Targum on Esther identifies Memuchan as Haman (in 1:16):

ממוכן הוא המן

Memuchan, who is Haman

Yet on 4:5, when he identifies Hasach as Daniel, he switches the order:

דניאל דמתקרי התך

Daniel, who is called Hasach

(In the subsequent verses in each part of the Megillah, the Targum consistently uses the names in the Megillah.)

Why is it that in 1:16, he starts off with the name used in the Megillah and identifies who it is only after, while in 4:5, he gives the character's actual name and then refers to him as the Megillah does? Why not, in 4:5, say התך הוא דניאל, or in 1:16 המן דמתקרי ממוכן?

  • Maybe memuchan was never called that, but rather the Megillah calls him that for a drash. Daniel on the other hand went by hasach – robev Mar 1 '18 at 21:45
  • @robev You mean that nobody ever called him Memuchan besides for the Anshei Kenesses HaGedolah? Interesting. If that can be sourced, it would explain why the Targum doesn't use המן דמתקרי ממוכן, but why doesn't it say התך הוא דניאל? – DonielF Mar 1 '18 at 22:00
  • Possibly The first time we meet Daniel he is called Daniel; The first time we meet Homon he is called Memuchan- i.e. at the point the midrash is telling us that it is Homon, we haven't really met him to say 'Homon, who is called Memuchan' – user15253 Mar 2 '18 at 12:33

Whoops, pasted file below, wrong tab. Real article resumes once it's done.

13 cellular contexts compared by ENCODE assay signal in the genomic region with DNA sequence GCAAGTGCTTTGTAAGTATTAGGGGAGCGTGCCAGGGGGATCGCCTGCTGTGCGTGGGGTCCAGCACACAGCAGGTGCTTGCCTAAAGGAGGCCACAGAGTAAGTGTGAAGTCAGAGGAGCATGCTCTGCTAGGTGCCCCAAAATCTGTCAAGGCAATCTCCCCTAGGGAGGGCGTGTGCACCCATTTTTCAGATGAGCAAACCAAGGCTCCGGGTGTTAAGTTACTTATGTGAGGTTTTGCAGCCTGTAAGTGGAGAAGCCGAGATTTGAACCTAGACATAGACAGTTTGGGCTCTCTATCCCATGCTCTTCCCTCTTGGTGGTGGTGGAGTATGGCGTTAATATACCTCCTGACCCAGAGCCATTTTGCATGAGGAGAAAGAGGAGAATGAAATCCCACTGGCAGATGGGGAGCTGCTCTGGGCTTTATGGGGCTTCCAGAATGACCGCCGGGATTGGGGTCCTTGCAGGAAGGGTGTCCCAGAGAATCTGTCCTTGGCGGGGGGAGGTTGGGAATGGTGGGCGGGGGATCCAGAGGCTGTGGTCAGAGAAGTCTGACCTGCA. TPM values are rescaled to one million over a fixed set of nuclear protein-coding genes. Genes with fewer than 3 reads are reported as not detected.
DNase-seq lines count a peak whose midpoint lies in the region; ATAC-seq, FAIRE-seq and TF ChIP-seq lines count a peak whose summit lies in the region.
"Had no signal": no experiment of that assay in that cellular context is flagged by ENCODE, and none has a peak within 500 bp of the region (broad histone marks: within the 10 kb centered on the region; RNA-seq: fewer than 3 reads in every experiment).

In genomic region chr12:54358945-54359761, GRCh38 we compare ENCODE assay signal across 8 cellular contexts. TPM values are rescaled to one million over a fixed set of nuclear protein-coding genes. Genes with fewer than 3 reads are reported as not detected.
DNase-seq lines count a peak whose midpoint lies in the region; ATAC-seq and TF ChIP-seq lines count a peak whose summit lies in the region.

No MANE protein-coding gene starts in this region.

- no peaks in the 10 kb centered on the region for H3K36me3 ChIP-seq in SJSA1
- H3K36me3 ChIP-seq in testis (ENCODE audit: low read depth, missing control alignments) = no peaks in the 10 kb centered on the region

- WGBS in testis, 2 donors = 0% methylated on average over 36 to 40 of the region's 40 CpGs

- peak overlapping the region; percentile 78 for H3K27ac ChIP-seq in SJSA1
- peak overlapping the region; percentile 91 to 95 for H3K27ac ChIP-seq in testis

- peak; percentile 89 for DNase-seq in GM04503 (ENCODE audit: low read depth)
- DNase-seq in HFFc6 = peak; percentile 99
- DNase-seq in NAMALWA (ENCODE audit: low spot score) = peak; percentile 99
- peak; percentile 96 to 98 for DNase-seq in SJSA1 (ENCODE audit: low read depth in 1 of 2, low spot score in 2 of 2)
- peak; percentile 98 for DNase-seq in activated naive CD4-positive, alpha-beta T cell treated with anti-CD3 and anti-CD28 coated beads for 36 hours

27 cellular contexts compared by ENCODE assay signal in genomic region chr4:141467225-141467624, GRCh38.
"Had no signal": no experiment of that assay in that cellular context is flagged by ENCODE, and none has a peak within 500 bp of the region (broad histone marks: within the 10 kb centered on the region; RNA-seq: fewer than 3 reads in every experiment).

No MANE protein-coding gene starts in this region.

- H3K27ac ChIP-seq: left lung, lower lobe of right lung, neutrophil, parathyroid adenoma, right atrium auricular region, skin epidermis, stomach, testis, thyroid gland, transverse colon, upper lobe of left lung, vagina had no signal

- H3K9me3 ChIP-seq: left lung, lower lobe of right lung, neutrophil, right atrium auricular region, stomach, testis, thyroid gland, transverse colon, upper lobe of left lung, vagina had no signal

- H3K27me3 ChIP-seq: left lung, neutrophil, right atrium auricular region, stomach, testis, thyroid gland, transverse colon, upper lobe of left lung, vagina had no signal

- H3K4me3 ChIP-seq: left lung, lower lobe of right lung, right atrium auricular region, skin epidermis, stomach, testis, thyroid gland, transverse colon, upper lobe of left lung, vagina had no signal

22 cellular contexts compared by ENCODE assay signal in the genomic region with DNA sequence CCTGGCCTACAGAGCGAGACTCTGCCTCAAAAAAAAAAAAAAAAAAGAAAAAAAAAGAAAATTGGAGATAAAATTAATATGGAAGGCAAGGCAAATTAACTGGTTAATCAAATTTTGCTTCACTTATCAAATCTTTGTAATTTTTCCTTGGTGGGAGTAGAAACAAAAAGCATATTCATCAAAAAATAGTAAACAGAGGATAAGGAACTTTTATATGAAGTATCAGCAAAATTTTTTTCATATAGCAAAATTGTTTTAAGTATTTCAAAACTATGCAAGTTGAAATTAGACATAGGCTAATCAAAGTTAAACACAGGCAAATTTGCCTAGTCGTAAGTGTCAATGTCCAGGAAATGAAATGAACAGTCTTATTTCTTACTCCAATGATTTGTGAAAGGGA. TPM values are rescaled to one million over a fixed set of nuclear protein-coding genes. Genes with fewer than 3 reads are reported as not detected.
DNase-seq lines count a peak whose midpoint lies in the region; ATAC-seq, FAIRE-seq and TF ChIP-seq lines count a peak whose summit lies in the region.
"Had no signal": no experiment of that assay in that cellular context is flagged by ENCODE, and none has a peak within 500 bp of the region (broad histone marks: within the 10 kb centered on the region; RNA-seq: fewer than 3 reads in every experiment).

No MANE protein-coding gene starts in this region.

• @Orangesandlemons Targum still could have said התך הוא דניאל – DonielF Mar 2 '18 at 14:52
  • Note another Targum there: ואמר ממוכן דהוא דניאל – רבות מחשבות Aug 2 '19 at 21:27


Daniel really should be written in the Megilla but we can’t (due to gimatria of Haman ) so “we call him hasach

Haman we call a negative name when we can because ................ We do that to all avoda zoro

  • I’m not asking why Haman is mentioned explicitly but Daniel is mentioned obliquely, but rather why the Targum switches the order in which he presents their identities. – DonielF Aug 2 '19 at 19:57
  • This does not answer the question. Possibly the reason is the same as the use of Naval and the way the good and the bad are referenced. – sabbahillel Aug 2 '19 at 21:22

Perhaps since Memuchan and Haman are both in the Megillah, we identify one as the other "Memuchan hu Haman".

However, when we want to identify Hasach as Daniel, who doesn't appear elsewhere in the Megillah, we note that Daniel is called Hasach, but we can't say that Hasach is Daniel, because Daniel is not present in the Megillah, so it would be awkward to say Hasach hu Daniel. ??


IMHO, The first name is the main name, the second is a nickname.

With Daniel, it's obvious.

With Haman, it seems that researchers believe that "Haman" is some kind of title or virtue's that is attached to the person.

Especially I remember scholar saying that Haman means "(owner of) good thoughts", which make the verse

וּבְבֹאָהּ֮ לִפְנֵ֣י הַמֶּלֶךְ֒ אָמַ֣ר עִם־הַסֵּ֔פֶר יָשׁ֞וּב מַחֲשַׁבְתּ֧וֹ הָרָעָ֛ה אֲשֶׁר־חָשַׁ֥ב עַל־הַיְּהוּדִ֖ים עַל־רֹאשׁ֑וֹ וְתָל֥וּ אֹת֛וֹ וְאֶת־בָּנָ֖יו עַל־הָעֵֽץ׃

"When she (Ester) came before the king, [he] said with the book, the bad thought he thought upon the Jews will return on his head, and they hang him and his sons"

Especially ironic

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